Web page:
The take-up of electric vehicle (EVs), while positive, is not denting oil demand and is unlikely to over the coming decades as demand drivers extend well beyond automobiles, according to the International Energy Agency (IEA).
Speaking at the 22nd World Petroleum Congress (WPC) in Istanbul, Turkey, Dr Fatih Birol, Executive Director of the International Energy Agency (IEA) said: "We see a greater role in the future for electric cars than today, and at present we are seeing electric cars penetrate the car market for real.
"However, that has to be taken in a much wider context and we need to temper our excitement. In 2016, we had 2 million electric cars in the world, that's less than 1% of total global car sales."
Birol said even if one in every two cars is electrical, global oil demand growth – currently averaging 1.2–1.3 million barrels per day, will continue to grow.
"That's because the primary demand drivers of oil consumption, contrary to popular perception, are not cars. Bulk of the demand comes from trucks, aviation and petrochemical manufacturers, so it is too simplistic to assume 'peak demand' for oil in a matter of years and tie it in to the growth of EVs."
EVs have been the subject of much deliberation following France's decision to stop sales of all petrol cars by 2040, and carmaker Volvo's announcement that it would stop making petrol and diesel cars in favour of electric and hybrid vehicles from 2019.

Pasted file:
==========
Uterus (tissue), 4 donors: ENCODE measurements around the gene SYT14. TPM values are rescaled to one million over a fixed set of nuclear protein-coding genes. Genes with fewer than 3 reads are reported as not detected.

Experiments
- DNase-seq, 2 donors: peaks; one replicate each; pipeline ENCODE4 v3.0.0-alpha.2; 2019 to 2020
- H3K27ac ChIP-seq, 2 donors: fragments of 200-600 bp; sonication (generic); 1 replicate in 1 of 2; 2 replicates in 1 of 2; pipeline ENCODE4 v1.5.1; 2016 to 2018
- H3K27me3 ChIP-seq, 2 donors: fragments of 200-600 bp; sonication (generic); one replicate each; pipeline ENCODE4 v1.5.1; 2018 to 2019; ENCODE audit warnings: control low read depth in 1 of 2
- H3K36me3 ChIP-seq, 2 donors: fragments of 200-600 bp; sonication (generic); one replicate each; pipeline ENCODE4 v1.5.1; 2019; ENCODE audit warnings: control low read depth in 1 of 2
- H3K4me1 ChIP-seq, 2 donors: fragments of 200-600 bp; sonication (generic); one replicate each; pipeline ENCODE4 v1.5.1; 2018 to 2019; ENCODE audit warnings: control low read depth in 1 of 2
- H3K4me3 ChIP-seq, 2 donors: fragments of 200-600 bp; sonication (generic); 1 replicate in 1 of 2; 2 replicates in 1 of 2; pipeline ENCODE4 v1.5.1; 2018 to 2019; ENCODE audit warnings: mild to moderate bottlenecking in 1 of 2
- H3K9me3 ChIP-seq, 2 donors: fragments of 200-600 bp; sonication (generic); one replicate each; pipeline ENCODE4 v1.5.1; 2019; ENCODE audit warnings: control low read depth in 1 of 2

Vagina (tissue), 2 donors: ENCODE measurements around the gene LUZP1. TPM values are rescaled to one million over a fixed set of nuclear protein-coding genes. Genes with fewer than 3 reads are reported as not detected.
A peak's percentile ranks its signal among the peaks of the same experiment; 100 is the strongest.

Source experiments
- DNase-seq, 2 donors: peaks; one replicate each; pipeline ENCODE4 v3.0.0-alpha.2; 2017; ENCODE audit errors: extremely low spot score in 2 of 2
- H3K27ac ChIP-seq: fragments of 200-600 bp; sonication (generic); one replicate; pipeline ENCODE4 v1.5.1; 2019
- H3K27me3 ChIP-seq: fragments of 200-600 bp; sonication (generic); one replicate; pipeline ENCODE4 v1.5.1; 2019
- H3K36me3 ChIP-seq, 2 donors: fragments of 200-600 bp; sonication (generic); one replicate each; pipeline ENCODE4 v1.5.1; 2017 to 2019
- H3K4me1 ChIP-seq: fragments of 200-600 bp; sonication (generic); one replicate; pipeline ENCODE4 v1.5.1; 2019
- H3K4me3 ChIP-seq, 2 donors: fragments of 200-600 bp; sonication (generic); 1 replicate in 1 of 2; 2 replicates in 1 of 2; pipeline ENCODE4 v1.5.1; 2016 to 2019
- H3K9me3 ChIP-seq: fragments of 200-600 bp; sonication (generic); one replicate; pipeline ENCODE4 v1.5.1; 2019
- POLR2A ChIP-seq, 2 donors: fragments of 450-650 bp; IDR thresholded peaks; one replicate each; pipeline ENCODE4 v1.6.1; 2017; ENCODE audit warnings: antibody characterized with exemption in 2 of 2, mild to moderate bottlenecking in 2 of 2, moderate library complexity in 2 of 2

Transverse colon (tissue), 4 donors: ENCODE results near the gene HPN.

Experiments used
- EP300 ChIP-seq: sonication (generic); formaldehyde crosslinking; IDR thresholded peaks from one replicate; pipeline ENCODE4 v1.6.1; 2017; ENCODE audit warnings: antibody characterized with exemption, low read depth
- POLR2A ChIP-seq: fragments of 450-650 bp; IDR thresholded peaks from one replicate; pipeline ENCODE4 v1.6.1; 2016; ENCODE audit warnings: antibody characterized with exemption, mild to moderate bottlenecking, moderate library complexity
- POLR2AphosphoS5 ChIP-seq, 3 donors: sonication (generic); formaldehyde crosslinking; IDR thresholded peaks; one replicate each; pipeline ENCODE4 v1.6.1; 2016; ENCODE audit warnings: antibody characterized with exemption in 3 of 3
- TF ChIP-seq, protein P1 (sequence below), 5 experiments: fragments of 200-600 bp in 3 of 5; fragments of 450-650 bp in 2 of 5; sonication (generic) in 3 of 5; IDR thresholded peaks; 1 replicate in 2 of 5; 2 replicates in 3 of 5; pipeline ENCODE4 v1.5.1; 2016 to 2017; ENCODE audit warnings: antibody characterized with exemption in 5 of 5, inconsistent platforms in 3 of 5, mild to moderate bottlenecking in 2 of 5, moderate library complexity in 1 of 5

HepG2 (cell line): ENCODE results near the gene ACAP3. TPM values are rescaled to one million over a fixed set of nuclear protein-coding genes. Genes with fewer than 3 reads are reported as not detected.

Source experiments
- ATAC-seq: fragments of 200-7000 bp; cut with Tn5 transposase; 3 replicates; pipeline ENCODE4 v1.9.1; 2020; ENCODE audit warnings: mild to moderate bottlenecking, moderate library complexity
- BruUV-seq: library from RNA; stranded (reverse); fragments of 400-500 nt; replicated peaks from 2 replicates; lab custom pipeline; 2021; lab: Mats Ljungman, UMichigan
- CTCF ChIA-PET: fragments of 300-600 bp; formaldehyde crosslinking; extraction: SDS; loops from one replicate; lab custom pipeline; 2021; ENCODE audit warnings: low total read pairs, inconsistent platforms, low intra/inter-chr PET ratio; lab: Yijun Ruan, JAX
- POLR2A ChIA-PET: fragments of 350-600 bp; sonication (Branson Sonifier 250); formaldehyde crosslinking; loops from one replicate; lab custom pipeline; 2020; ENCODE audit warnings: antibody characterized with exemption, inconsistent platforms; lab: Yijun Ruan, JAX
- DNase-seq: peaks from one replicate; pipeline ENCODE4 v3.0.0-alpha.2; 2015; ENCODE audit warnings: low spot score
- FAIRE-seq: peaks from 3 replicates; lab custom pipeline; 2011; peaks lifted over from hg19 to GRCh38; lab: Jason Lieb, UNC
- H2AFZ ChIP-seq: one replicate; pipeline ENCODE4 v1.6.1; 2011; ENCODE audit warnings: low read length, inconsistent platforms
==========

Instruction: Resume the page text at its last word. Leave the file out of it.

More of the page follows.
Meanwhile, ratings agency Moody's has said EVs will only provide modest earnings boost for Europe's auto parts suppliers of powertrain parts such as GKN, Valeo, Friedrichshafen and Continental. While the rising popularity of EVs will allow auto parts suppliers of powertrain parts to increase their revenues, competition from semi-conductor companies selling components will limit the potential benefits on earnings, the agency told its clients in a recent note.
The engine is one of the few car parts that is not outsourced. While some automakers may still opt to manufacture the electrification equipment themselves, the agency expects suppliers to start playing a much bigger role providing growth opportunities.
On balance, Moody's believes that electrification will drive top-line growth for auto suppliers supplying powertrain parts that will boost their earnings, however, to a "lower degree."
Industry observers expect alternative fuel vehicles (AFVs) – not just electric cars – to account for 15%-20% of total vehicle production by 2025, supported by tougher carbon regulations, the decreasing popularity of diesel vehicles and growing consumer acceptance.
"But until batteries become cheaper, the market will be dominated by so-called "mild" hybrids, which combine a traditional combustion engine with an electric motor," Moody's noted. Relative to petrol engines, mild hybrids cost around €1,000 (£885) more for the additional components, comparable with diesel-engine vehicles.